What made you want to build this unusual system?
First off, I wanted to see if it could be done. I loved my Power Tower
Pro which was rebuild into the custom ATX case. (Power Computing systems usually
used a standard ATX Power Supply.-Mike) However, it was showing
limitations, and yet, I still wanted a six PCI slot mainboard. So I came up
with the idea of adding another mainboard for the added functionally. But
which mainboard? Well, the Blue & White G3 would accept a standard ATX
power supply (with one wire cut), and still has the ADB port (which my
keyboard is). (See previous articles on the Systems page
for B&W G3 ATX case conversion article w/photo of the wire mod for
std ATX P.S. use.-Mike)
Where did you buy the Case and How much did it Cost?
The case is an iCute case, I bought it at my local "4th Dimension" computer
store. It is no longer being made and has been replaced by another case.
It did not accept Extended-ATX mainboards (which the Power Tower Pro was),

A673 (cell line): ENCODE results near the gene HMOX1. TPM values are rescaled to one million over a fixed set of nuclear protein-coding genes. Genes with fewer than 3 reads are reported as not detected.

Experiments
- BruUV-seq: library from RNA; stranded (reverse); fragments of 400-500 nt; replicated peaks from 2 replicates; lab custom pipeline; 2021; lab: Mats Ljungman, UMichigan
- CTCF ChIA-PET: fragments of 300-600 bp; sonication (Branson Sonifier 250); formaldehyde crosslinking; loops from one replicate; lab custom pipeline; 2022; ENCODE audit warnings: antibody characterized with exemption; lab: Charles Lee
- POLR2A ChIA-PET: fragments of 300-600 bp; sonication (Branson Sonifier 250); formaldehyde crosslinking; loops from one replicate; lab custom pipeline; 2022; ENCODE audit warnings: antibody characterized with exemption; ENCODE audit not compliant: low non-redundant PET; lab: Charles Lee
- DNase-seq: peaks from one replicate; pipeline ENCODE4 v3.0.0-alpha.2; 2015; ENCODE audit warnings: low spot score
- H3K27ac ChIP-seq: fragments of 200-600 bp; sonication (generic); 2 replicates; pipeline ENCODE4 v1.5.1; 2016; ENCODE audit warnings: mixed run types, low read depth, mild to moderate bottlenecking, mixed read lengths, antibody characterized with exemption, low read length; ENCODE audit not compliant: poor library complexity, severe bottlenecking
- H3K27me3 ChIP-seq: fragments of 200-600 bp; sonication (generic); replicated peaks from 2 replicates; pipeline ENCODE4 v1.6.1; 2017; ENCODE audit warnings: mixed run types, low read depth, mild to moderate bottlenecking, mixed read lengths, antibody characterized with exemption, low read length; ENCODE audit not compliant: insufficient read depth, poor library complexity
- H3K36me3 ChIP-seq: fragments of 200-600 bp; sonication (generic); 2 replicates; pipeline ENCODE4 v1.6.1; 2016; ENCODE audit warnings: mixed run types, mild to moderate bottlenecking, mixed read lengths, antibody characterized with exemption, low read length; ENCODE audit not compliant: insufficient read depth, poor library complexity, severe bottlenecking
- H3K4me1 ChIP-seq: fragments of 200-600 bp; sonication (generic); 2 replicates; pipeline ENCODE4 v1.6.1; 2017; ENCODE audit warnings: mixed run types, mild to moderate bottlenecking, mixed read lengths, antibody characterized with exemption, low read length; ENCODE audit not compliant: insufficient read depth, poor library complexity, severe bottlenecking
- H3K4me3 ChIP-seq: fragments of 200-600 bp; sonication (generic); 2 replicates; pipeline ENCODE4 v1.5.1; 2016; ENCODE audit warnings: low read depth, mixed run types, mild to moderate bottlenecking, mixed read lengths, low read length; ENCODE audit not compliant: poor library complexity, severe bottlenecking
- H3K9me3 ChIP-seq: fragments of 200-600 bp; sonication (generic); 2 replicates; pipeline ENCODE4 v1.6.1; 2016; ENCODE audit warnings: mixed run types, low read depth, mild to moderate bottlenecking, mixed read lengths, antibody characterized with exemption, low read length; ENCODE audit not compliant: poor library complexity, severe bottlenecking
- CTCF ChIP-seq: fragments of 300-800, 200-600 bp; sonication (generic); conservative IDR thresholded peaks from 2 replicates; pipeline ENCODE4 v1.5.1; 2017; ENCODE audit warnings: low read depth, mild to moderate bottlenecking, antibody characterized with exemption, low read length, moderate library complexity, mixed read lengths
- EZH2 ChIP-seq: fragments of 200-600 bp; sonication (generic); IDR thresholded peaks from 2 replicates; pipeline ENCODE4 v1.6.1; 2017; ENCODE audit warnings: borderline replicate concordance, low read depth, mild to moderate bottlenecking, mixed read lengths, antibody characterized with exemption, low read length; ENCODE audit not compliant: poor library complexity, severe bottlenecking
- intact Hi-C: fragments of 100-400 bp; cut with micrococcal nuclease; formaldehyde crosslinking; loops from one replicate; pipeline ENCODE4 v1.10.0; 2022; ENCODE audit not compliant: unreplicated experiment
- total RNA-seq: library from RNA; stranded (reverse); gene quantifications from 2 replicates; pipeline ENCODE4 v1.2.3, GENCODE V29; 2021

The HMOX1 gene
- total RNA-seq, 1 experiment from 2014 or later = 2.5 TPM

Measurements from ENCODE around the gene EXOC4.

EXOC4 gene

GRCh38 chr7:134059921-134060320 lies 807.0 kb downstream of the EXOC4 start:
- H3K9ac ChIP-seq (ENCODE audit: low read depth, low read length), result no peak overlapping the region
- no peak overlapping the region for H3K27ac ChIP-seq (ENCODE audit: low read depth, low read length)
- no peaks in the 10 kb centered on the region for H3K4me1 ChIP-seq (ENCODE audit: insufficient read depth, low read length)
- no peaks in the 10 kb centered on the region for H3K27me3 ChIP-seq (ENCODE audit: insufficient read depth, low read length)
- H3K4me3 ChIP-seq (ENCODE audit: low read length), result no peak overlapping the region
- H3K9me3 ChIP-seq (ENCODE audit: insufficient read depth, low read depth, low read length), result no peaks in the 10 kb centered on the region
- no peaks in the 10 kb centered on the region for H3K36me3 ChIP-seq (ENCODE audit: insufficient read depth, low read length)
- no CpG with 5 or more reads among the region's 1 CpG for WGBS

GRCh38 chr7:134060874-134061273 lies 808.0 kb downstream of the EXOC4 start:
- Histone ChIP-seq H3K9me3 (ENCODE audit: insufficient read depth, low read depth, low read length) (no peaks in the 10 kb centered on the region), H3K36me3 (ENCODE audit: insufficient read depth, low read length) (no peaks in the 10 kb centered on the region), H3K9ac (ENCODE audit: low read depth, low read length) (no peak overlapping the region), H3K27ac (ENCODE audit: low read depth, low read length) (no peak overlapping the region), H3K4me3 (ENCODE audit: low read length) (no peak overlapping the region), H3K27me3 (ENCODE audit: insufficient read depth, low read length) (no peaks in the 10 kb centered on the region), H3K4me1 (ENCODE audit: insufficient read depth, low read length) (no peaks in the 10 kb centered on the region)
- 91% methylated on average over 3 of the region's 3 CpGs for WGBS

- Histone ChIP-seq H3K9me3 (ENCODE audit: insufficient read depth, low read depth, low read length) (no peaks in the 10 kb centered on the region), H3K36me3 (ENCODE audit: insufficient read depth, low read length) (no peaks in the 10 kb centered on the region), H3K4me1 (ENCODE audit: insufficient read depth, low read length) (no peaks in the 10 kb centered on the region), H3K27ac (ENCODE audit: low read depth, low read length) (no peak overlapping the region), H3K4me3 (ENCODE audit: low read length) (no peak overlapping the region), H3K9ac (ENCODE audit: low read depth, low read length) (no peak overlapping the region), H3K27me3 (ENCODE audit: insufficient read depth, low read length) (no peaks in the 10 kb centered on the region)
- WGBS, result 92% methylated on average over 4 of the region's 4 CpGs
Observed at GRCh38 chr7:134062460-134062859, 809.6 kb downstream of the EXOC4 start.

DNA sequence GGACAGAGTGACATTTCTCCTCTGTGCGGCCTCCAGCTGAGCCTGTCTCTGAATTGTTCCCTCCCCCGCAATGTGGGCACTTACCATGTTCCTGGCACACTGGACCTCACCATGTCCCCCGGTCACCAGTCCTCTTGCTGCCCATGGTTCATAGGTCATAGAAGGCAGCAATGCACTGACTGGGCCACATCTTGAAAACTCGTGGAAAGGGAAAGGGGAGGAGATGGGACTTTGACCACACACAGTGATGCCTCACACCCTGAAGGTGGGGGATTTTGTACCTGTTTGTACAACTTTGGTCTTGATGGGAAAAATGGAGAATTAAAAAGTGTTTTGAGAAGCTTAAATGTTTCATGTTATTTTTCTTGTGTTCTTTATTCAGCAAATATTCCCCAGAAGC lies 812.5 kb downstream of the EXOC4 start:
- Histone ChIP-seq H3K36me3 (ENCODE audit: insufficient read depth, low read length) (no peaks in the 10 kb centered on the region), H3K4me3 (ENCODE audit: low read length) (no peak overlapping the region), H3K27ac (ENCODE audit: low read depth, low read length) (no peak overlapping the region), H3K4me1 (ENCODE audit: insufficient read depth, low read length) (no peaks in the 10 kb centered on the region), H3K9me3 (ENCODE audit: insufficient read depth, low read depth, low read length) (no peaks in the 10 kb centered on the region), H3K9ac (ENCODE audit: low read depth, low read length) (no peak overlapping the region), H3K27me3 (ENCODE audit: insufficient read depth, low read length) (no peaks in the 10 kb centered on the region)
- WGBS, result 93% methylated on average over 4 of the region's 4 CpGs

so I removed part of one of the hard drive supports.
What mods you had to do for mounting the mac logic boards, ports, etc.?
The Power Power Pro mainboard mostly just fit in, with only a couple of
mounting holes drilled into the mainboard area of the case. I used the
paper backing off the original case, and it fits just fine into the new
case port area (It has been reinforced with a little bit of cardboard around
the edges of it.
The B&W G3 mainboard is mounted to the Plexi-Glass window, and the area
where the rear case fans were cut out to make room for its PCI openings (I
found a four-slot PCI backing from a salvaged case).
The photo below shows the B&W mainboard in the window panel/side cover (laying on the
floor) with the 20-pin front panel cable running to the front panel board,
which was cut out of the B&W case and mounted in the area for two 3.5"